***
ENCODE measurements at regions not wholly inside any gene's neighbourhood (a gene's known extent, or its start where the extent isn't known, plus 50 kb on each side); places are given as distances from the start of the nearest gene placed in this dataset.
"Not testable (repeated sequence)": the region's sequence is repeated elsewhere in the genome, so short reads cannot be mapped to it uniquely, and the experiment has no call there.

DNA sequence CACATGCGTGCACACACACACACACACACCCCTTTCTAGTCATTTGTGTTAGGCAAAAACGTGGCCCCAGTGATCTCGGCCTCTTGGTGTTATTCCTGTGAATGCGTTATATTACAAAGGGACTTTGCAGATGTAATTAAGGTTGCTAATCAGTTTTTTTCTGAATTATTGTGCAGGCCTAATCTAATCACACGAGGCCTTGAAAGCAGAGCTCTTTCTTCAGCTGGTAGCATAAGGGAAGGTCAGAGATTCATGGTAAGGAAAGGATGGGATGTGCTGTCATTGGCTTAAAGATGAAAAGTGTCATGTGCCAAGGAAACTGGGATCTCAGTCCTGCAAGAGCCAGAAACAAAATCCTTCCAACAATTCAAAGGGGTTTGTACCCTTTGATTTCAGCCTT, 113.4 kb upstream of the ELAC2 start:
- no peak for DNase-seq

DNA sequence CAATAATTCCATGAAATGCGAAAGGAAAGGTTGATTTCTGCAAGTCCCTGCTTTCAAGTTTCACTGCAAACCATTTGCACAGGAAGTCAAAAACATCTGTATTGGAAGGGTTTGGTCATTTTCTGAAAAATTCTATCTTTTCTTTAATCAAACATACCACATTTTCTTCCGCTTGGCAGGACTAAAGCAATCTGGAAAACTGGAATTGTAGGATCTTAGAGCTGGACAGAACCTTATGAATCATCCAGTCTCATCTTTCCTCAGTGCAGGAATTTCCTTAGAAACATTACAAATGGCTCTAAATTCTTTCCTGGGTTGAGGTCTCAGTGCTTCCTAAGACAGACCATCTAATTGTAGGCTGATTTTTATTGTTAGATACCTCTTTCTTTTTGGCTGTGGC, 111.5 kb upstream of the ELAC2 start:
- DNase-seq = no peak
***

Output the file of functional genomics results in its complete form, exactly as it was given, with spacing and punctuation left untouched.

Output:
ENCODE measurements at regions not wholly inside any gene's neighbourhood (a gene's known extent, or its start where the extent isn't known, plus 50 kb on each side); places are given as distances from the start of the nearest gene placed in this dataset.
"Not testable (repeated sequence)": the region's sequence is repeated elsewhere in the genome, so short reads cannot be mapped to it uniquely, and the experiment has no call there.

DNA sequence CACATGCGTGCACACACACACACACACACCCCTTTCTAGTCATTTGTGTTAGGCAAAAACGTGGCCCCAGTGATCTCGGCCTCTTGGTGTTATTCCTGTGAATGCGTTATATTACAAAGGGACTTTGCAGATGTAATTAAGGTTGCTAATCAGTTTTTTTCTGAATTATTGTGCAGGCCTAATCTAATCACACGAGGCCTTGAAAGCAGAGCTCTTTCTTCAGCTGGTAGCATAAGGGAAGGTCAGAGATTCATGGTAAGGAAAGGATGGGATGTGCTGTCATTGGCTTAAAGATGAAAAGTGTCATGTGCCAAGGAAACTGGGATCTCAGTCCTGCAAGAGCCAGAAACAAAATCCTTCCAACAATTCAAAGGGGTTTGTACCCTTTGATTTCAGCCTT, 113.4 kb upstream of the ELAC2 start:
- no peak for DNase-seq

DNA sequence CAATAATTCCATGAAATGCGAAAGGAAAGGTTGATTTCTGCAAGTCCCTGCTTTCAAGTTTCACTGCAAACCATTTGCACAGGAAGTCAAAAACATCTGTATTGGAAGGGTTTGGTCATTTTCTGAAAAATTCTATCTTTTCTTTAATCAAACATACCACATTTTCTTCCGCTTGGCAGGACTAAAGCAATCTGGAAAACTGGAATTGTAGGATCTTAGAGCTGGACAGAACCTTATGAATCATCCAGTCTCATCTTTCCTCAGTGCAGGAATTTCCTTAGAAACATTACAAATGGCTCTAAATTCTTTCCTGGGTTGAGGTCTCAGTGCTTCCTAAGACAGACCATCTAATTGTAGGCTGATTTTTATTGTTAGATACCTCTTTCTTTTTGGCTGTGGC, 111.5 kb upstream of the ELAC2 start:
- DNase-seq = no peak